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Tonya Edwards, M.D., physician executive at consulting firm Impact Advisors, agrees that consolidation is the most significant trend happening in the EHR market today, noting that for large health systems, the options for enterprise solutions have gone down to three key vendors—Epic, Cerner, and Meditech (Westwood, Mass.), with a “smattering” of Allscripts. Both Long and Edwards feel that whichever vendor has the market lead at the moment—Cerner, Epic or another company—is not as important as the fact that there are just a few vendors that are dominating most of the space.

Tonya Edwards, M.D.

Edwards says she’s also seeing a trend of large enterprise vendors trying to get out to smaller and medium-sized organizations, many of which cannot afford the Epics and Cerners of the world. This is happening more frequently in physician practices and smaller provider organizations that can essentially purchase Epic’s Community Connect product, for instance, for a much cheaper cost via a “host” hospital locally that is already on Epic, explains James McHugh, Chicago-based managing director, revenue cycle business unit leader at consulting firm Navigant. This smaller organization can that way outsource the IT components of the EHR implementation to that host hospital, thus getting not only a cheaper cost than they would by purchasing it on their own, but also taking advantage of the transfer of clinical data and having everything on a single platform, McHugh says. “It is a trend we’re seeing quite a bit. And of course those two [provider] organizations might be competing, so they have firewalls to manage things. But the smaller systems are saying they want a Cadillac system even though they can’t afford it. So they will partner with a large system in the area to get on the Cadillac. We are seeing a lot of that on the physician side. They want to remain independent but they also want a really good EHR,” he says.

Long adds that in the acute care space, which she calls a “complex clinical environment,” there is the big technology barrier for some systems, regardless of if they are large or small. “So if these products were not architected to be able to peel apart their data to look at outcomes, and be able to play with other systems, the level of investment that will get them there will be very close to a rewrite. And that’s hard,” she says. For the smaller players specifically, Long notes that it may be a funding issue. “You may be architected in some way to get to that data, but the road from an investment standpoint may lock up your roadmap for years. So then it’s a question of being able to compete. If you can’t do more than regulatory requirements, how can you compete over the years with solutions who can do much more beyond that?”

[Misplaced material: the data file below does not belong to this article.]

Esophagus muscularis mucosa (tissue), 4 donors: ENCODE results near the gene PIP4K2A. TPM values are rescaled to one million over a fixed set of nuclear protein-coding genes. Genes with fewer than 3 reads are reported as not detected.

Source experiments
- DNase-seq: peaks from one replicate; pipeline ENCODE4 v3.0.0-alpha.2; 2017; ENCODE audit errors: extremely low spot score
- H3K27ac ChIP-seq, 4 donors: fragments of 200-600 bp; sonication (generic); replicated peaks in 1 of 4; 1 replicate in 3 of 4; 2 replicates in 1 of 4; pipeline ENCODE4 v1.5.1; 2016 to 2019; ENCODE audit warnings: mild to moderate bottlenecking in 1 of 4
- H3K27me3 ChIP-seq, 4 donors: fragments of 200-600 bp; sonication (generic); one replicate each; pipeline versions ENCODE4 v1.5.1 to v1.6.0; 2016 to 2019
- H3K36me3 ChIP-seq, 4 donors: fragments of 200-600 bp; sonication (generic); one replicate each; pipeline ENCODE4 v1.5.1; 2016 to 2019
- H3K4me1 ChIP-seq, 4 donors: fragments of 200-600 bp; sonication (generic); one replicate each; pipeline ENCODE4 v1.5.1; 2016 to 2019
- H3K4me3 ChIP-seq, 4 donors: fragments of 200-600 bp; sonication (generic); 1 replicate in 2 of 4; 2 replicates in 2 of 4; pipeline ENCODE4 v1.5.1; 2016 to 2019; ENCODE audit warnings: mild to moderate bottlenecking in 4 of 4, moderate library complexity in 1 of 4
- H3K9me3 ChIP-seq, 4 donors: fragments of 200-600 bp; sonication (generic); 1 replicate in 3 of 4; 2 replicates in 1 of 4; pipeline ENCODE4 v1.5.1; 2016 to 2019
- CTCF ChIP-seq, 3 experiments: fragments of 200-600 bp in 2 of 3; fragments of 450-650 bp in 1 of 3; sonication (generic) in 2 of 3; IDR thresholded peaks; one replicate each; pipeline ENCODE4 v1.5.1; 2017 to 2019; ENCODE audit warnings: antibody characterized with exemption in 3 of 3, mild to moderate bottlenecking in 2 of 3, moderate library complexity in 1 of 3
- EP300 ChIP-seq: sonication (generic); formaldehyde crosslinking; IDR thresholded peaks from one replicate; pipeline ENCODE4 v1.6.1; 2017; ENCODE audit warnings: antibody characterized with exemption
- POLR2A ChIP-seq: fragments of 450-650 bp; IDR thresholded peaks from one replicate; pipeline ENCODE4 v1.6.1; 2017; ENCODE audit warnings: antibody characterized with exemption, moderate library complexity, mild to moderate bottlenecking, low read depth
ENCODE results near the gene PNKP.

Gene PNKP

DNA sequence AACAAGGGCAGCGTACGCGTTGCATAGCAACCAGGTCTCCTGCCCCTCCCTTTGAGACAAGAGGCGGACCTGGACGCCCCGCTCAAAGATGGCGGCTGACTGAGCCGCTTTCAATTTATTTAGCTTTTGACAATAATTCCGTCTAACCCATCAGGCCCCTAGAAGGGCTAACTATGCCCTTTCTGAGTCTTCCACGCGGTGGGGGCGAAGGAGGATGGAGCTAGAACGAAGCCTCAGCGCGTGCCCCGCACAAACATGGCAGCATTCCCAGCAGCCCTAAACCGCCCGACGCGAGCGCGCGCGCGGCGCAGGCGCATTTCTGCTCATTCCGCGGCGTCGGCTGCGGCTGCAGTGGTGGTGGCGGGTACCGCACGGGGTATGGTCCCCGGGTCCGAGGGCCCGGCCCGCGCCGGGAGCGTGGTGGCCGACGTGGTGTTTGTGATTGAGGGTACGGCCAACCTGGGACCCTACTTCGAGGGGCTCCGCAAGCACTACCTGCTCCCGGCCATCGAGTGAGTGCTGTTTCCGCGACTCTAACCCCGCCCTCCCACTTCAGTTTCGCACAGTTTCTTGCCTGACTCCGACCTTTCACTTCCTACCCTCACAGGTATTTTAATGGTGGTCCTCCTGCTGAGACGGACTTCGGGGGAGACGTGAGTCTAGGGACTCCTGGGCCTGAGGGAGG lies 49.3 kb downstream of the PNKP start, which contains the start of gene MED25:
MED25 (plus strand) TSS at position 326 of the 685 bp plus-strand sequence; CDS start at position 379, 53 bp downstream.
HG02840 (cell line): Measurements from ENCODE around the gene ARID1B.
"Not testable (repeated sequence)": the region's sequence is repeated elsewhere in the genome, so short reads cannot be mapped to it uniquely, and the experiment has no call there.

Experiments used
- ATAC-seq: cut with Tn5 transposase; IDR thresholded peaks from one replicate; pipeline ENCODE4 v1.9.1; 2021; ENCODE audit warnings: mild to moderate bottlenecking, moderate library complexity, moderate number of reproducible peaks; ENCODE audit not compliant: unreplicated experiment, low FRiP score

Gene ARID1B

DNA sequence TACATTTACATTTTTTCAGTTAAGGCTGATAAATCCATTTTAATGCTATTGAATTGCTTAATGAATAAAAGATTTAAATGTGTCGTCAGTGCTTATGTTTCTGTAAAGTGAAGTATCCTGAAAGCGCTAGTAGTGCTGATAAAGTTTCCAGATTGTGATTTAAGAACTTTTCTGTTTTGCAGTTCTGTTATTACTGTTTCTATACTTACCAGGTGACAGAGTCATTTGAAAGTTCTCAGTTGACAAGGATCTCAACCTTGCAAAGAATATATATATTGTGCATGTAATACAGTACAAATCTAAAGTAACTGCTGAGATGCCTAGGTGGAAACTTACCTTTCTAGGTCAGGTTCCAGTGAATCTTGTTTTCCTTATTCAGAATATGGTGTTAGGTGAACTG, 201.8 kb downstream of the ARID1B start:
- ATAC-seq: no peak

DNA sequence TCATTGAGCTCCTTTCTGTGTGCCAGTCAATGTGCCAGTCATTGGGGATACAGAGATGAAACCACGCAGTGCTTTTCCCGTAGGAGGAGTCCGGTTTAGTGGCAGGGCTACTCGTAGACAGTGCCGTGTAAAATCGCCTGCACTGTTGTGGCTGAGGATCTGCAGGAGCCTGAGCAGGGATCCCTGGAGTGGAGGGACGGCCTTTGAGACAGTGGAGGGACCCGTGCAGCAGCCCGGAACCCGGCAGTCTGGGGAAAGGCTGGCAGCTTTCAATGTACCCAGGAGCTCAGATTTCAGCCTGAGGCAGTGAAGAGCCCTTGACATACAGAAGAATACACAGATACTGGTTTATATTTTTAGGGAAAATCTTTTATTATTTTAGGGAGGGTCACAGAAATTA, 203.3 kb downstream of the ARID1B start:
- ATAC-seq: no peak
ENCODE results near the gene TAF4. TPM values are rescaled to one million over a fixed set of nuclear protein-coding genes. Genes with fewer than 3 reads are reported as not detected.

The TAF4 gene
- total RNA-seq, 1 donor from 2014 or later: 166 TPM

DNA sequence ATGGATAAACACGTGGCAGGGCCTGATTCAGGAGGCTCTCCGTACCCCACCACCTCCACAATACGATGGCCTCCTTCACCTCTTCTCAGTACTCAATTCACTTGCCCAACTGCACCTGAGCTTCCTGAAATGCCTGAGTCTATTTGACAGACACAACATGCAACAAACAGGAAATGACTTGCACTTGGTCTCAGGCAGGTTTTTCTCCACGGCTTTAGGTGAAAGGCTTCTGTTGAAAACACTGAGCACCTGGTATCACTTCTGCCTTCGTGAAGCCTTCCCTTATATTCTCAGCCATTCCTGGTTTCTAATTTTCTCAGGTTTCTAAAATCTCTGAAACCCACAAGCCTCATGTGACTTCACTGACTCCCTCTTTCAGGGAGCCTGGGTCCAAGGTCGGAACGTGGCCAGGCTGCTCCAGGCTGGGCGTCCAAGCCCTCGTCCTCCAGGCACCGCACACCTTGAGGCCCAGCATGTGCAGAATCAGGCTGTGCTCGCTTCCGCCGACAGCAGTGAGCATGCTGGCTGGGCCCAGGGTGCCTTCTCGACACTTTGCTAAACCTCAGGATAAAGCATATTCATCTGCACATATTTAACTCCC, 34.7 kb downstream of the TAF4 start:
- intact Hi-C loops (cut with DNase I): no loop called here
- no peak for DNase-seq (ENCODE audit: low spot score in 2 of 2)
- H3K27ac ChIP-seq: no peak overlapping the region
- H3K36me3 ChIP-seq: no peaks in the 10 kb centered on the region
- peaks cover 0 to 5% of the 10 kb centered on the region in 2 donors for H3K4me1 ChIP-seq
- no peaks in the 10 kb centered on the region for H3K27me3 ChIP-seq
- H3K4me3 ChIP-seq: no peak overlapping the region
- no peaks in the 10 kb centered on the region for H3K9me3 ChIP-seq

Optimizing for the Future

Indeed, hospitals and health systems are also becoming increasingly focused on getting benefits from the EHR product, and therefore are deciding what’s in their best interest to prioritize for optimization. “Organizations are trying to get benefits out of the products they have spent so much money on. And they are trying to find resources to do that, since they have already spent all their money,” Edwards says, adding that optimization and seeing true ROIs are big works in progress. “I have not seen any organization that I can point to and say that this one is doing a superior job. Those that are doing a better job than others, though, are focusing on benefits and are putting a really good governance system in place that helps make them make good decisions that helps align with the organization’s strategic priorities as they continue to prepare for a value-based [healthcare system].”

McHugh, who previously was a founding partner of McKinnis Consulting Services, a revenue cycle firm that specialized in EHR implementations and optimization, and was recently acquired by Navigant in December 2015, adds to Edwards’ point, noting another piece to this trend that he’s seeing take place: that industry-wide, there have largely been poor reactions regarding EHR implementations. “We do know that ROIs on leading EHR products exist, but you don’t [hear much about them]. How quickly are these systems realizing it?”